Carolyn Vachani RN, MSN, AOCN
The Abramson Cancer Center of the University of Pennsylvania
Last Modified: April 23, 2009
I have been having itching, burning, and redness on my left breast. The pain wakes my up at night. I did not feel any lumps in either breast. I was reading a magazine about breast cancer, and came across Paget's disease. I just had a mammogram, but I don't know the result yet. Would mammogram be able to detect Paget's disease? What is Paget's disease anyway?
Carolyn Vachani, RN, MSN, AOCN, OncoLink's Nurse Educator, responds:
The term Paget's disease was named after Sir James Paget who first reported the association between skin changes of the nipple and the subsequent development of breast cancer in 1874. While it may be sometimes called Paget’s Disease (PD) of the breast or Mammary PD, it is almost always involving the nipple. Between 1-4% of all primary breast cancers present with PD. Though PD is not a cancer itself, the majority of women who present with PD of the nipple or breast have an underlying cancer. Physicians theorize that the nipple changes are a result of the cancer cells spreading through the ducts in the breast to the skin surface. PD is a cutaneous manifestation of an underlying cancer.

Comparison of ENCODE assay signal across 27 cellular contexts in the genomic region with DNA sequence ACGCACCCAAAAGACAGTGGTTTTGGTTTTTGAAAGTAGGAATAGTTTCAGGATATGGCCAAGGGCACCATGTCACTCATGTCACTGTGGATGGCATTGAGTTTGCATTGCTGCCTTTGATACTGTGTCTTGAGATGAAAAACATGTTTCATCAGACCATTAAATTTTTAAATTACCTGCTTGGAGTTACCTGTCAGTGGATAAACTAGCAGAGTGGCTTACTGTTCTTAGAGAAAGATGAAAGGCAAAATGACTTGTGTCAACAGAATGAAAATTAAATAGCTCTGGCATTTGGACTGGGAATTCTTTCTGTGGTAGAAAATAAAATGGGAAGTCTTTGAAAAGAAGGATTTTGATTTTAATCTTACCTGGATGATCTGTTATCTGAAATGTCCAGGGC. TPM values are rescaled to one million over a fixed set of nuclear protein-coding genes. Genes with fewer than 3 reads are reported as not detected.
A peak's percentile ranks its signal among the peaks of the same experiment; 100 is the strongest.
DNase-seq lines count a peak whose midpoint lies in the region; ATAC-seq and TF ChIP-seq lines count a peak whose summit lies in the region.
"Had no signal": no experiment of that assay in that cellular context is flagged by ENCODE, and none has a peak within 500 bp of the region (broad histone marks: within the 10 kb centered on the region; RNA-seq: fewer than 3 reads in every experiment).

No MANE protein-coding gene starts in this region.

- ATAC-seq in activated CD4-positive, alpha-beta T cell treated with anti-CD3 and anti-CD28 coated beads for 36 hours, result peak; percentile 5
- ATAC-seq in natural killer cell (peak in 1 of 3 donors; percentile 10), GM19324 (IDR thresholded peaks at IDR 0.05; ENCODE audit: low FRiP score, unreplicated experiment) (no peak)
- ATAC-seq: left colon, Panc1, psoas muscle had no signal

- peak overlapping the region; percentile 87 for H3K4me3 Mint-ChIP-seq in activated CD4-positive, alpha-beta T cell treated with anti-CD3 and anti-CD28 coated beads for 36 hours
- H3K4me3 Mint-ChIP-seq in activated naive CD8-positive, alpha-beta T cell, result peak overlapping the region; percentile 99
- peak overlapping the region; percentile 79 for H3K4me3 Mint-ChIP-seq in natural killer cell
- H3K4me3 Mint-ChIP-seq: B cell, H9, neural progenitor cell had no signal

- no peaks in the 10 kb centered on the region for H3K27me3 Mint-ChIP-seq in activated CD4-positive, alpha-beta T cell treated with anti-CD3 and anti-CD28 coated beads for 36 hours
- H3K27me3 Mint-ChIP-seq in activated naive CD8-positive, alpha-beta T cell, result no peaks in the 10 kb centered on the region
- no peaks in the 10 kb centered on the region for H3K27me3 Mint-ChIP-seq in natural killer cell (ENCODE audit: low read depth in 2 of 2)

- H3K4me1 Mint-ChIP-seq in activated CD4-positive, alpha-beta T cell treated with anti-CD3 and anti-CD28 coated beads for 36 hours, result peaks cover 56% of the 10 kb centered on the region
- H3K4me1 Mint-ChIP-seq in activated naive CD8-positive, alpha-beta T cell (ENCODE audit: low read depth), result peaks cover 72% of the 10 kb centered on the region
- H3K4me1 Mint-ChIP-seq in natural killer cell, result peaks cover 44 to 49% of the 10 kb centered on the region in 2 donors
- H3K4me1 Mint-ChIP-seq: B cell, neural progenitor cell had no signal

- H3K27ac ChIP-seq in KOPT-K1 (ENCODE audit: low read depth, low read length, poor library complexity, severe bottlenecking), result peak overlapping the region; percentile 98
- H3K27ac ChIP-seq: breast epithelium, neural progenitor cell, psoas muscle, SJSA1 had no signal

Most patients present with a rash, redness and inflammation of the nipple and areolar area (dark skin around the nipple). There is often bleeding, weeping, itching, burning sensation and ulceration of the area. About half of women will also have a lump detected elsewhere in the breast. Of those with no detectable lump, 63% will have a negative mammogram. To accurately diagnose PD, a biopsy of the affected area is necessary. The work up for Paget's disease includes a history and physical exam, mammogram, biopsy, and routine blood tests.
Traditionally, this disease was treated with modified radical mastectomy. The rationale for this was that the nipple and areola would need to be removed and the possibility of involvement of other areas of the breast with tumor. In patients without a palpable mass and no evidence of tumor on mammography or disease confined to the nipple/areolar area, lumpectomy and removal of the nipple/areolar area, followed by radiation therapy to the whole breast is an acceptable alternative to mastectomy. The nipple/areolar can be reconstructed and this can result in good cosmetic results. Local recurrence rates and survival are similar to those seen with more common types of breast cancer when comparisons are made between similar stages (size of tumor and degree of spread).